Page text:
Dietrich Eckhart

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Dietrich Eckhart (also Eckart) (1868-1923) was a German politician and playwright, who, with Anton Drexler, Gottfried Feder and Karl Harrer, was a founder of the German Workers' Party, which became the Nazi Party. He also belonged to the occult and nationalist Thule Society.

When Adolf Hitler attended his first meeting of the party, Eckhart gave him a political pamphlet he had written, My Political Awakening. It traced "corrosive Jewish influence" on Germany. Hitler found it resonating with his views:
Once I had begun, I read the little book through with interest; for it reflected a similar process to the one which I myself had gone through twelve years before. Involuntarily, I saw my own development come to life before my eyes.[1]

He became an early mentor to Hitler, introducing Hitler and Drexler to Peer Gynt and his own play. Hitler credits him with helping him see a link between Jews and Bolshevists. He was the only person cited as a mentor by Hitler, acknowledged him in the second volume of Mein Kampf as "that man, one of our best, who devoted his life to the awakenening of his, our people, in his writing and his thoughts and finally in his deeds." Dawidowicz characterized him as an older version of Hitler, with a matching rootlessness and agitated mental state, but a more "Bohemian" one, addicted to alcohol and drugs.[2]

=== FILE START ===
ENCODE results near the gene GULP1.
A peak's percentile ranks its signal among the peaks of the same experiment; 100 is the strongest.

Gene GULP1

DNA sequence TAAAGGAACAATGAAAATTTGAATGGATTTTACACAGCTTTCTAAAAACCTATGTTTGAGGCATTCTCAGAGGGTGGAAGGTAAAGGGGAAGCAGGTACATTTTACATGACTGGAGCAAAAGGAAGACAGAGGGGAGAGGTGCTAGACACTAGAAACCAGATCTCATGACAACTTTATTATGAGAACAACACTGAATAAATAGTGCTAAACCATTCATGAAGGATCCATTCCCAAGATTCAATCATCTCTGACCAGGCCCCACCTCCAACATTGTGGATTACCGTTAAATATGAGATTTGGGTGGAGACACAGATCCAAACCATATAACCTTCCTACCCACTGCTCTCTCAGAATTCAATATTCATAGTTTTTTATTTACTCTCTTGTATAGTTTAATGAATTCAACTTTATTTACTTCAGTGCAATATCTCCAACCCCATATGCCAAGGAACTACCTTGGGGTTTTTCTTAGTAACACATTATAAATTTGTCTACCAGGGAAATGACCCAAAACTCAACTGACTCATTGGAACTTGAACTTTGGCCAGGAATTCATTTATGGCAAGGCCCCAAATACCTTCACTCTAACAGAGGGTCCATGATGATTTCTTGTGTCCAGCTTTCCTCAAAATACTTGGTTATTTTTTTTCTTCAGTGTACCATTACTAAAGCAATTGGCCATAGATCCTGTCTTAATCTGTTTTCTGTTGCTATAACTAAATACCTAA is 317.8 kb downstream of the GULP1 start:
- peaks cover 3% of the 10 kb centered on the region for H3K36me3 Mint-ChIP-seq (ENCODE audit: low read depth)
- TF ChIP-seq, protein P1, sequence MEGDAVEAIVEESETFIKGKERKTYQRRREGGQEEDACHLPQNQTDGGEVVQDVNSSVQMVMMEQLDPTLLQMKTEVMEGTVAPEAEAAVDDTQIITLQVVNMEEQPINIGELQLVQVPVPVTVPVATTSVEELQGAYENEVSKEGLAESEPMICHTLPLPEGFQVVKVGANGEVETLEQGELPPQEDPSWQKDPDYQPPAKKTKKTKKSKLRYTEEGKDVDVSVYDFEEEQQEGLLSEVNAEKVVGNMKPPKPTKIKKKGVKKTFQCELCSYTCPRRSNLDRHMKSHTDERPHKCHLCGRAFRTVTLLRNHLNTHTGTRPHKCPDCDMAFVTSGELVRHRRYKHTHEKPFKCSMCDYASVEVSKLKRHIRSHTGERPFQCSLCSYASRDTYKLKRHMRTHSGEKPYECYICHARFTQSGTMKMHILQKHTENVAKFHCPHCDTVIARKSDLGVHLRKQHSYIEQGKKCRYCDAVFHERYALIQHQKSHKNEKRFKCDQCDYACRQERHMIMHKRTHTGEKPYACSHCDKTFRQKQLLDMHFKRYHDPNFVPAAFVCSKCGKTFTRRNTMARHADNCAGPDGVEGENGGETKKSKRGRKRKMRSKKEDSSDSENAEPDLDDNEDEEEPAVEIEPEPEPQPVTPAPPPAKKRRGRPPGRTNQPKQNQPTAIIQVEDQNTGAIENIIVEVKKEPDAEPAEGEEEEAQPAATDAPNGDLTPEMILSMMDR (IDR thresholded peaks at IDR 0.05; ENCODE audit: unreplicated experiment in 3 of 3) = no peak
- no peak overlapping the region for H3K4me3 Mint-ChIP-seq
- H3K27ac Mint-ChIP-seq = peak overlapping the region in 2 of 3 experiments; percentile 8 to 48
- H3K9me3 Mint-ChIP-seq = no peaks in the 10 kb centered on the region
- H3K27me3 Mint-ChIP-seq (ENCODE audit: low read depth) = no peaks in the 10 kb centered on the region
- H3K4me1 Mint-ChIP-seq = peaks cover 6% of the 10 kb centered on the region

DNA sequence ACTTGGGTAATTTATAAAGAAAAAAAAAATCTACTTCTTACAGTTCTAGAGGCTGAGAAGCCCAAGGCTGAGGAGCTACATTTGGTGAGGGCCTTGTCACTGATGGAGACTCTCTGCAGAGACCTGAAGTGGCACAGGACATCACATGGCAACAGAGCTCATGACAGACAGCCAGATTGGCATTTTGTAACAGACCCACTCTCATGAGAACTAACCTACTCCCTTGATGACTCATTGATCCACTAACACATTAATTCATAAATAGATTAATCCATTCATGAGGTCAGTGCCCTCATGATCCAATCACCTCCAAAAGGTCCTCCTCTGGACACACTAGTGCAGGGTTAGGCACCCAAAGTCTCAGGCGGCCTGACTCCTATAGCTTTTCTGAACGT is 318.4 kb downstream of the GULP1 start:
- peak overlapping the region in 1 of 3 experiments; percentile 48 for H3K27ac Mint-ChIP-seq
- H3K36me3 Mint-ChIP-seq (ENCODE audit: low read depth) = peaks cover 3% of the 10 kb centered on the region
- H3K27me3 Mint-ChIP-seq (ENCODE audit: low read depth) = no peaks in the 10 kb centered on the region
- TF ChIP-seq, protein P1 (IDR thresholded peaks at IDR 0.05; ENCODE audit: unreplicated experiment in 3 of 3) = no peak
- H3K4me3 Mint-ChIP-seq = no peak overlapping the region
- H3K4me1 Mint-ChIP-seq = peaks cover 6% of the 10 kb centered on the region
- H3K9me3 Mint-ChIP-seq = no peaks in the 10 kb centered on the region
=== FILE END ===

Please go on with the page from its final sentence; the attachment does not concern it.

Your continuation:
Eckhart also recruited Alfred Rosenberg to the Nazis and the Thule Society. He started the Nazi newspaper, Voelkischer Beobachter, and also wrote the Nazi anthem, "Deutschland erwache" (Germany awake).[3]

Eckhart participated in the Beer Hall Putsch, but died from a heart attack in the same year, exacerbated by morphine addiction. Hitler dedicated the first volume of Mein Kampf to him.


  1. Timothy W. Ryback (2008), Hitler's Private Library: the Books that Shaped his Life, Alfred A. Knopf, ISBN 9781400042043, pp. 7-8
  2. Lucy Dawidowicz (1975), The War against the Jews, 1933-1945 (10th Anniversary ed.), Bantam Books, ISBN 0-553-34532-X, p. 15
  3. Dietrich Eckhart, Jewish Virtual Library